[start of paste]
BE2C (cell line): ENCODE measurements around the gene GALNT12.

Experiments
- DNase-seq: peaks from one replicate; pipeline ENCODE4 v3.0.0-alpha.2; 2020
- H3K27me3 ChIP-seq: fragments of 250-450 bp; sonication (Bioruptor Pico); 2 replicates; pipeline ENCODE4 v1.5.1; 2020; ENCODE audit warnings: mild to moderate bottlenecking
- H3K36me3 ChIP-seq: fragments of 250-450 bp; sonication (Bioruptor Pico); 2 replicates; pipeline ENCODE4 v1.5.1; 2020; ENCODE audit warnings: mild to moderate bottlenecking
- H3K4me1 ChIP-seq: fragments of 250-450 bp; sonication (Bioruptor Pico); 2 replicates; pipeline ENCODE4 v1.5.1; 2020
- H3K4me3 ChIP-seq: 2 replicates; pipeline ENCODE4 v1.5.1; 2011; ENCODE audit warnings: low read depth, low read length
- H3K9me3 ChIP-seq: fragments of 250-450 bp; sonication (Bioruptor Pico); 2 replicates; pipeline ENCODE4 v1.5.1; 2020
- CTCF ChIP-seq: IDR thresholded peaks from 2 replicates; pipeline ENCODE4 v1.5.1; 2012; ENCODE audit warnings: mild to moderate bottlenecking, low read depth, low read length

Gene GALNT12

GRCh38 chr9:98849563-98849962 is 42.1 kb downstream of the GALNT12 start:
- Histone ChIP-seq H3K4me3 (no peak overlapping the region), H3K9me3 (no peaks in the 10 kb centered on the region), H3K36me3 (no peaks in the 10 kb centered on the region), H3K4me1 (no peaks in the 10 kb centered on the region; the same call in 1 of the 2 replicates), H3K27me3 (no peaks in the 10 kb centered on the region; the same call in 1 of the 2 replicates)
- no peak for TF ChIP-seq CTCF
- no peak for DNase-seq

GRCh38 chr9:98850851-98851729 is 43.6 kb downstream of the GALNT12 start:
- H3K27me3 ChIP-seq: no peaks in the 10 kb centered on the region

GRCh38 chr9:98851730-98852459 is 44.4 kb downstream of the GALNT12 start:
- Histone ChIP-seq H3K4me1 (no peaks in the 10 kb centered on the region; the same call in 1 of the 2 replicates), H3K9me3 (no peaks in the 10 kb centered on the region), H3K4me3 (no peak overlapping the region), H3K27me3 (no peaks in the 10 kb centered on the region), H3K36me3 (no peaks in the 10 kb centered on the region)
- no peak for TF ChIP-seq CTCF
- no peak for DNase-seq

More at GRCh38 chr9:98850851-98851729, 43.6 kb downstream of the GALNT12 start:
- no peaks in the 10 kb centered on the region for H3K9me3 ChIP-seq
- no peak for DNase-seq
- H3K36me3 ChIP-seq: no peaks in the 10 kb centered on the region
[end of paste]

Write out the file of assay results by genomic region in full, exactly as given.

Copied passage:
BE2C (cell line): ENCODE measurements around the gene GALNT12.

Experiments
- DNase-seq: peaks from one replicate; pipeline ENCODE4 v3.0.0-alpha.2; 2020
- H3K27me3 ChIP-seq: fragments of 250-450 bp; sonication (Bioruptor Pico); 2 replicates; pipeline ENCODE4 v1.5.1; 2020; ENCODE audit warnings: mild to moderate bottlenecking
- H3K36me3 ChIP-seq: fragments of 250-450 bp; sonication (Bioruptor Pico); 2 replicates; pipeline ENCODE4 v1.5.1; 2020; ENCODE audit warnings: mild to moderate bottlenecking
- H3K4me1 ChIP-seq: fragments of 250-450 bp; sonication (Bioruptor Pico); 2 replicates; pipeline ENCODE4 v1.5.1; 2020
- H3K4me3 ChIP-seq: 2 replicates; pipeline ENCODE4 v1.5.1; 2011; ENCODE audit warnings: low read depth, low read length
- H3K9me3 ChIP-seq: fragments of 250-450 bp; sonication (Bioruptor Pico); 2 replicates; pipeline ENCODE4 v1.5.1; 2020
- CTCF ChIP-seq: IDR thresholded peaks from 2 replicates; pipeline ENCODE4 v1.5.1; 2012; ENCODE audit warnings: mild to moderate bottlenecking, low read depth, low read length

Gene GALNT12

GRCh38 chr9:98849563-98849962 is 42.1 kb downstream of the GALNT12 start:
- Histone ChIP-seq H3K4me3 (no peak overlapping the region), H3K9me3 (no peaks in the 10 kb centered on the region), H3K36me3 (no peaks in the 10 kb centered on the region), H3K4me1 (no peaks in the 10 kb centered on the region; the same call in 1 of the 2 replicates), H3K27me3 (no peaks in the 10 kb centered on the region; the same call in 1 of the 2 replicates)
- no peak for TF ChIP-seq CTCF
- no peak for DNase-seq

GRCh38 chr9:98850851-98851729 is 43.6 kb downstream of the GALNT12 start:
- H3K27me3 ChIP-seq: no peaks in the 10 kb centered on the region

GRCh38 chr9:98851730-98852459 is 44.4 kb downstream of the GALNT12 start:
- Histone ChIP-seq H3K4me1 (no peaks in the 10 kb centered on the region; the same call in 1 of the 2 replicates), H3K9me3 (no peaks in the 10 kb centered on the region), H3K4me3 (no peak overlapping the region), H3K27me3 (no peaks in the 10 kb centered on the region), H3K36me3 (no peaks in the 10 kb centered on the region)
- no peak for TF ChIP-seq CTCF
- no peak for DNase-seq

More at GRCh38 chr9:98850851-98851729, 43.6 kb downstream of the GALNT12 start:
- no peaks in the 10 kb centered on the region for H3K9me3 ChIP-seq
- no peak for DNase-seq
- H3K36me3 ChIP-seq: no peaks in the 10 kb centered on the region